The ambivalence of men in Sri Lankan civil society to support feminist peace initiatives - WILPF Sri Lanka


This report looks at why men and boys are reluctant to engage in gender equality work in Sri Lanka and suggests framing gender equality as something that would be in the best interest of in men and boys. In other words, the researchers explore the perceptions and effects of the gender equality process in Sri Lanka and why resistance comes from the men, what responsibilities men and women have, and how to reach out to both men and women to engage in promoting it. The authors of this study carried out thirty-five interviews among both men and women, representing different nationalities and geographies who are actively involved in gender equality related work within Sri Lanka. Social media analysis was done as a research methodology.

In Sri Lanka, as in many countries, gender equality is still seen as “just women’s business”; indeed, most of these debates, referring to gender responsibilities falling on women instead of men, are promoted and maintained by women; in some cases, women and women’s attempts to change may even be seen by some as the problem, rather than men’s resistance to change. However, in Sri Lanka, there is often much resistance on the part of some women to involving men in gender and development work – driven by fears about the weakening of the feminist agenda, undermining women’s empowerment initiatives and putting power back into the hands of men. Within the Sri Lankan culture, there are male supporters of gender equality, and women go out of their way to choose the best male counterparts who can support their work related to gender equality. If not engaging men and boys in the effectiveness of development, initiatives may actually intensify gender inequalities. Much of the active resistance by Sri Lankan men to a positive involvement in gender equality, stems from men’s relations to power. The challenge of power for men exists in all spheres: personal, political, policy and academic. It involves challenging patriarchy as a system, challenging elite men’s power and the power elites (business, financial, governmental, military, transnational) of men, challenging the distribution of power, and challenging the concentrations of power in particular men’s hands.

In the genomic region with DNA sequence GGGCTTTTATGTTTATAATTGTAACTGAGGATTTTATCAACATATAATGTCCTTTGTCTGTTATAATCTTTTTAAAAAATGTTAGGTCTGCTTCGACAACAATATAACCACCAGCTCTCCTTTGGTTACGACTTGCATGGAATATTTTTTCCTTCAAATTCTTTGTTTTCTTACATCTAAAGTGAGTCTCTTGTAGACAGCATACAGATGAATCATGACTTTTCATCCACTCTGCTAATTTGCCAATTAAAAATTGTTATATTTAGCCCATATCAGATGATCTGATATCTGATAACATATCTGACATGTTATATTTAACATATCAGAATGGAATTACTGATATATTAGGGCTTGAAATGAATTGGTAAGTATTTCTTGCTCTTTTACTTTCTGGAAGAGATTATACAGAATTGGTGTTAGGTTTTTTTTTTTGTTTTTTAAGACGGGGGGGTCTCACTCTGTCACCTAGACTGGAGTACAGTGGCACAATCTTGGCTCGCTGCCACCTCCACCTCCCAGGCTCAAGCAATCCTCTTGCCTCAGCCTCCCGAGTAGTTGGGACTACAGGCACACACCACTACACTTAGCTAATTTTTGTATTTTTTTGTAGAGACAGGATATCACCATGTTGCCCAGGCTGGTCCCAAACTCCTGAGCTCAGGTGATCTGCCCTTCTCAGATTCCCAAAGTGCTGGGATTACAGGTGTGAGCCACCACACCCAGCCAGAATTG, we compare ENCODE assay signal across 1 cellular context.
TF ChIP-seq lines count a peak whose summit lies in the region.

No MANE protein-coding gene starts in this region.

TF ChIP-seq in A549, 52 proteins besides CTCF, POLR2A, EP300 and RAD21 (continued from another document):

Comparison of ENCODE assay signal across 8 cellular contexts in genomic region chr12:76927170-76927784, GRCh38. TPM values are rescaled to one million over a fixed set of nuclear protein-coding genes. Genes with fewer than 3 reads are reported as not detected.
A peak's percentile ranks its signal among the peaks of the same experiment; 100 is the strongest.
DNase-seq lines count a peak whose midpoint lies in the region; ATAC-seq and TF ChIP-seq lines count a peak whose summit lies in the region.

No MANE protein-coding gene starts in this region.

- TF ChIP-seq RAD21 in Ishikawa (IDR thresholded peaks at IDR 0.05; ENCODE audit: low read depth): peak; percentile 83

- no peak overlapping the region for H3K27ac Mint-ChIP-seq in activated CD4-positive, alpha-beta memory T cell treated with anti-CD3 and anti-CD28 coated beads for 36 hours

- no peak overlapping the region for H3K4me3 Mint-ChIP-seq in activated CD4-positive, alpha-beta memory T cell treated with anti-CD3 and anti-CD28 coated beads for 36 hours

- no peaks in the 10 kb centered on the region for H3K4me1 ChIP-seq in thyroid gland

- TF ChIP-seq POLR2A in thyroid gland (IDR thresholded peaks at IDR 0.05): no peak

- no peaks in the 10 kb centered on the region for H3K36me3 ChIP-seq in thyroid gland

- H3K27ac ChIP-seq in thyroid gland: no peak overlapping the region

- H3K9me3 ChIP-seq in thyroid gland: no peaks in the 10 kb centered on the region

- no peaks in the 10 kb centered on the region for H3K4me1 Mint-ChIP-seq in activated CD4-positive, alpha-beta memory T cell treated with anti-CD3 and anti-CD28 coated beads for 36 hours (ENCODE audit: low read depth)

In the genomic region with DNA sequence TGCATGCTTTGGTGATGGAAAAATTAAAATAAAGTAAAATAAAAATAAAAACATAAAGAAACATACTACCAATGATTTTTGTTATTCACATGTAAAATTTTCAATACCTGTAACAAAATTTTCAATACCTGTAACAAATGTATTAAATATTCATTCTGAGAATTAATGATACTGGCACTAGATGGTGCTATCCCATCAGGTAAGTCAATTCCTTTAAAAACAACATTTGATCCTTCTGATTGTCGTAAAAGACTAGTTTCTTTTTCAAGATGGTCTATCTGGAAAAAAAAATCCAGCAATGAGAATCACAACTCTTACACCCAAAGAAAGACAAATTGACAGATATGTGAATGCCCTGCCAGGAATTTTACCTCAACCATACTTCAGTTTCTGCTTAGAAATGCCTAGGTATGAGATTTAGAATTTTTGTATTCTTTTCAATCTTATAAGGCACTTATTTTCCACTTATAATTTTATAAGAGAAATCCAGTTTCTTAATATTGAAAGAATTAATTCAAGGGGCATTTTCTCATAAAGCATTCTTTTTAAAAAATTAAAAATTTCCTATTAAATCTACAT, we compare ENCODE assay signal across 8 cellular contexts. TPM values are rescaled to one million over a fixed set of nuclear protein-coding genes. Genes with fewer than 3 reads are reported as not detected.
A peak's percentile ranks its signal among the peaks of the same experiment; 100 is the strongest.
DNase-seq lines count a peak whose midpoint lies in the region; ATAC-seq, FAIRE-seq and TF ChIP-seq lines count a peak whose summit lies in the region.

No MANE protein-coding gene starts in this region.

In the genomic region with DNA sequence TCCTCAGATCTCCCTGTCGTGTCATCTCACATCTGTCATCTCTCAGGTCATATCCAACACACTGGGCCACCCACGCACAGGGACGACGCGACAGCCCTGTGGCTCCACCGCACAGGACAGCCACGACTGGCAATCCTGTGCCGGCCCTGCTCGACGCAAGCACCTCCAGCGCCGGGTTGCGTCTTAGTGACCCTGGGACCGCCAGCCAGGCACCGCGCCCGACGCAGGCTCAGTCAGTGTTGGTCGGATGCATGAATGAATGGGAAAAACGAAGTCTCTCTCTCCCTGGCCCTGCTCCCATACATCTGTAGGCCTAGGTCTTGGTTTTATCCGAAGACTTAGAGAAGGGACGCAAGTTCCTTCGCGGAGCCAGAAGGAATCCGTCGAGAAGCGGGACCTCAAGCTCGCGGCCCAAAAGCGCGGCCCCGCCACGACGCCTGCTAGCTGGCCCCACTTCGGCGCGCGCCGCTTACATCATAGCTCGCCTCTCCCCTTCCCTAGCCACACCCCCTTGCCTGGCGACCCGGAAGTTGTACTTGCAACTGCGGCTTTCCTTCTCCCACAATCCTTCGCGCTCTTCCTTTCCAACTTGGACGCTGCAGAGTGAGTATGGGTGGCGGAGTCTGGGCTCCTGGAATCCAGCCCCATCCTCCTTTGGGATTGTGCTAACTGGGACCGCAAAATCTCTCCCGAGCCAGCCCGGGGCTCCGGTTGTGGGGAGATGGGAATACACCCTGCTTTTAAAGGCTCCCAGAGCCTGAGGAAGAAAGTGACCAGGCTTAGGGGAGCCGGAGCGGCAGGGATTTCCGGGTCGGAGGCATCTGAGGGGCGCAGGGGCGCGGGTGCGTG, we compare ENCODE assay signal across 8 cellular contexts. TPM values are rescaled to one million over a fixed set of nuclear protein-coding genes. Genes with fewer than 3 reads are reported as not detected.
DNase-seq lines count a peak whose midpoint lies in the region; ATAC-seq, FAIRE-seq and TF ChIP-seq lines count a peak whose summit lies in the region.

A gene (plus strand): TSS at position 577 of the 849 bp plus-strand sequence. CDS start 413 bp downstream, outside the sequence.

The challenge on hand is to find ideologically consistent ways to strategically involve men and boys themselves in the context of gender equality. Hence it was important to explore the manifestations of militarised masculinities, which are defined as stereotypical traits of manhood such as power, control and aggressiveness acquired through participation in armed forces, and provide recommendations on how we address structures, interests and institutions that underpin and drive conflicts and shape gender roles. This report hopes to do just that.



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Melissa Torres


Prior to being elected Vice-President, Melissa Torres was the WILPF US International Board Member from 2015 to 2018. Melissa joined WILPF in 2011 when she was selected as a Delegate to the Commission on the Status of Women as part of the WILPF US’ Practicum in Advocacy Programme at the United Nations, which she later led. She holds a PhD in Social Work and is a professor and Global Health Scholar at Baylor College of Medicine and research lead at BCM Anti-Human Trafficking Program. Of Mexican descent and a native of the US/Mexico border, Melissa is mostly concerned with the protection of displaced Latinxs in the Americas. Her work includes training, research, and service provision with the American Red Cross, the National Human Trafficking Training and Technical Assistance Centre, and refugee resettlement programs in the U.S. Some of her goals as Vice-President are to highlight intersectionality and increase diversity by fostering inclusive spaces for mentorship and leadership. She also contributes to WILPF’s emerging work on the topic of displacement and migration.